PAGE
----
This is the time of year when my homeschooling mothers get stars in their eyes looking at the different Waldorf curriculum choices, blogs, and they start to feel more than inadequate.
“We don’t have a good rhythm because my four year old cried over everything during the day and the baby needs to be changed about twenty times a day!”
“My house doesn’t look like those beautiful blogs!”
“I don’t feel calm in my house like a Waldorf teacher; I yell at the kids a lot.”
So, I am here, in my perfectly plant-dyed silk cape, to help you realize that “Waldorf Perfect” is a myth. I wrote a post awhile back about “Hopeless With Waldorf” addressing these same sorts of issues.
I find the sweet “Waldorf-inspired” mothers who have children under the age of 7 are often the mothers who are so interested in Steiner’s educational ideas but also seem to be the most impressionable. Blogs, books, consultations, curriculum – you all have seen it or are looking at it all. I worry a bit about this, because not one of these people who put out these products are perfect. Some of the things you all are reading are not true to Waldorf Education or Steiner’s thoughts about education, but you don’t know these things are not really true or typical of Waldorf Education or Waldorf Parenting. Somewhere along the line, nature and beautiful surroundings of natural materials have become substituted for an actual curriculum. It is not so much that Waldorf Education is as dogmatic as you might think, but there are essential truths to work with. However, you have to know what some of these essential truths are in order to have discernment.
There are others of you who are really interested in Waldorf Education and Waldorf Parenting, but are really put off by the idea of limited to no media, or by not bringing in academics directly until first grade, or by being home more than you might think you want to be. It is a journey, and I think if you can keep an open mind, then things go along. I have seen some mothers who are attracted to Waldorf Education and Waldorf Parenting go every direction but for the reasons I just mentioned; they go off into Classical homeschooling or Unschooling or whathave you but eventually they circle right back around to where they started because the attraction is so strong for them. They need the healing impulse of Waldorf Education right along with their children.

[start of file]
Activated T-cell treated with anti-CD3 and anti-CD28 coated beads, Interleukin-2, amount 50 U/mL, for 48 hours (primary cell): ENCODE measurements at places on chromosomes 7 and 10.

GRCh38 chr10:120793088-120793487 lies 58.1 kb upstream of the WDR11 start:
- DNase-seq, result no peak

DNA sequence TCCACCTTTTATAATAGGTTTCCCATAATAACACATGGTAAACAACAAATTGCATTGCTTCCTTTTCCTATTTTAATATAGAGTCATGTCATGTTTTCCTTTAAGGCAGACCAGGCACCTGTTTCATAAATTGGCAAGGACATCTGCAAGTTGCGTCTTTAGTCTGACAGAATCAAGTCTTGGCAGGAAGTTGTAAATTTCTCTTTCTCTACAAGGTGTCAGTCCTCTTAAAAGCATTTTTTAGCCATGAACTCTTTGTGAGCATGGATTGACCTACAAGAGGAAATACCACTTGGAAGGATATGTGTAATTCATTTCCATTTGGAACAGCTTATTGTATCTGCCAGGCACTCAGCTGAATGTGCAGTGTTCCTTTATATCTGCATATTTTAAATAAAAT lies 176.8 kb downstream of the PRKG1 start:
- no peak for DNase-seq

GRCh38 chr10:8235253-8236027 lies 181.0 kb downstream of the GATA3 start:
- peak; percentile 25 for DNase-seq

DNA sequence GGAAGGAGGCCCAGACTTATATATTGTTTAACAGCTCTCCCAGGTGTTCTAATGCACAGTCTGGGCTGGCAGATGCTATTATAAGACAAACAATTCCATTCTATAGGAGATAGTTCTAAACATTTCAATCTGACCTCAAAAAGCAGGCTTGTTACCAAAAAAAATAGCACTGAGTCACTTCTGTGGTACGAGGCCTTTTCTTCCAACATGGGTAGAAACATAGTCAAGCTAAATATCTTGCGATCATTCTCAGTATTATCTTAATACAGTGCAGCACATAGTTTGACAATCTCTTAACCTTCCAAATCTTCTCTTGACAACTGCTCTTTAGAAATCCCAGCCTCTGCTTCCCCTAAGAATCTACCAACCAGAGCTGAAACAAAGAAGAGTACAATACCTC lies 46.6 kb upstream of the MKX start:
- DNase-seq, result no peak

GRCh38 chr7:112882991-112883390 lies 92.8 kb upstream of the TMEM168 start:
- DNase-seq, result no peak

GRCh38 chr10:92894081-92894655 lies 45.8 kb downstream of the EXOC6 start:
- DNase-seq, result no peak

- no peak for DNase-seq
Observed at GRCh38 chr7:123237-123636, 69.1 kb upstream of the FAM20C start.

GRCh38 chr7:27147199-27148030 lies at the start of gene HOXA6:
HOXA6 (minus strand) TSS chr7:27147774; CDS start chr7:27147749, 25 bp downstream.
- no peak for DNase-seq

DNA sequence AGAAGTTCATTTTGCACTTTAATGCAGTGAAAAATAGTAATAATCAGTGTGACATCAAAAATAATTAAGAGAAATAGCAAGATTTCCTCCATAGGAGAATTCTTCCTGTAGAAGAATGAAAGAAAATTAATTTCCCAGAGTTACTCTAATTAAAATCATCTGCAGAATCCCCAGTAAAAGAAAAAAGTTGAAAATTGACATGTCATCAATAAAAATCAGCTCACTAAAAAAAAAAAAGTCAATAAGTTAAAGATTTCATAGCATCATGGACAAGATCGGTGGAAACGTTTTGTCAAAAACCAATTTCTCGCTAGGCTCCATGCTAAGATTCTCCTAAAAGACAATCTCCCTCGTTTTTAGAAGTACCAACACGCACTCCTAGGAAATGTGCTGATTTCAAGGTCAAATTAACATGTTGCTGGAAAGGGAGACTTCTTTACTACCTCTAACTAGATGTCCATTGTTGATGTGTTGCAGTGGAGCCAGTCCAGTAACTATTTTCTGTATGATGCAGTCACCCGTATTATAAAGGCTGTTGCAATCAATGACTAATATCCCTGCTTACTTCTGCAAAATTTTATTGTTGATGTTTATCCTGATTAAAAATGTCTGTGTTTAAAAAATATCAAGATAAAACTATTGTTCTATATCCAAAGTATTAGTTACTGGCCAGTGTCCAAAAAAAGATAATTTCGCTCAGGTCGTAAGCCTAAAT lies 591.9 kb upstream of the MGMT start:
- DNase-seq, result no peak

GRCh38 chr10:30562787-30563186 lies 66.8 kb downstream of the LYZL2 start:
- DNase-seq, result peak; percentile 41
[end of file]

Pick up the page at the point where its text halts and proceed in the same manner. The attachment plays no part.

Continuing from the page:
They still have to do the work to figure things out though. Sometimes it is just if you are ready to do the work now or ready to do it later.
But have you noticed that the common denominator in all of this is you?
So, I really encourage you to take the time to work on YOU. YOU are the essential piece of the parenting and homeschooling puzzle, whether you are “Waldorf-inspired” or not.
I wrote a series of posts on Inner Work, I have written quite a bit about faith and religion and spirituality in parenting, and we are now talking about topics surrounding parental anger. These are all good places to start.
You do not need a curriculum for the Kindergarten years. I encourage homeschooling families to actually do only one or two years of “kindergarten” at home. It may be your child’s five year old year or it may be your child’s six year old year depending upon when that child’s birthday falls.
The heart of the Waldorf Early Years at home include protection, warmth, giving the child something worthy to imitate, lots of practical work, singing, getting your child in their body through lots of physical activity outside and rhythm. To this list, I would add a sense of community with other families starting at about age four and a half to five. Four and a half was the traditional age Waldorf Kindergartens used to start children, and it is a good time to look for more social things that are short and have a little structure that the parents create, not just “go off and play whilst I talk in the corner to all these other parents”. If you need more social time, schedule it without your small children.
The heart of Waldorf is actually not play silks, wooden toys, having a perfectly plastic-toy free house. These are all wonderful in and of themselves, but without the true heart of it, they can all become rather empty gestures.
Start with your inner work. Start with rhythm. Read some Steiner and see what you think. Let things digest. Take the one thing that is most challenging for yourself right now, whether that be anger, having patience, setting boundaries and put those terms into the search engine box on this blog and read those posts and work on that one area for forty days.
Start and work in baby steps, and never, ever get intimidated that Waldorf Education and Waldorf Parenting is not for you because someone you don’t even know in real-life seems perfect. I assure you they are not. I am not perfect either! We all have our strengths and weaknesses and things we are striving for.
Start somewhere, work with the essential truths of Waldorf Education and Waldorf Parenting, pare down your blog list and computer time and get out and just do it!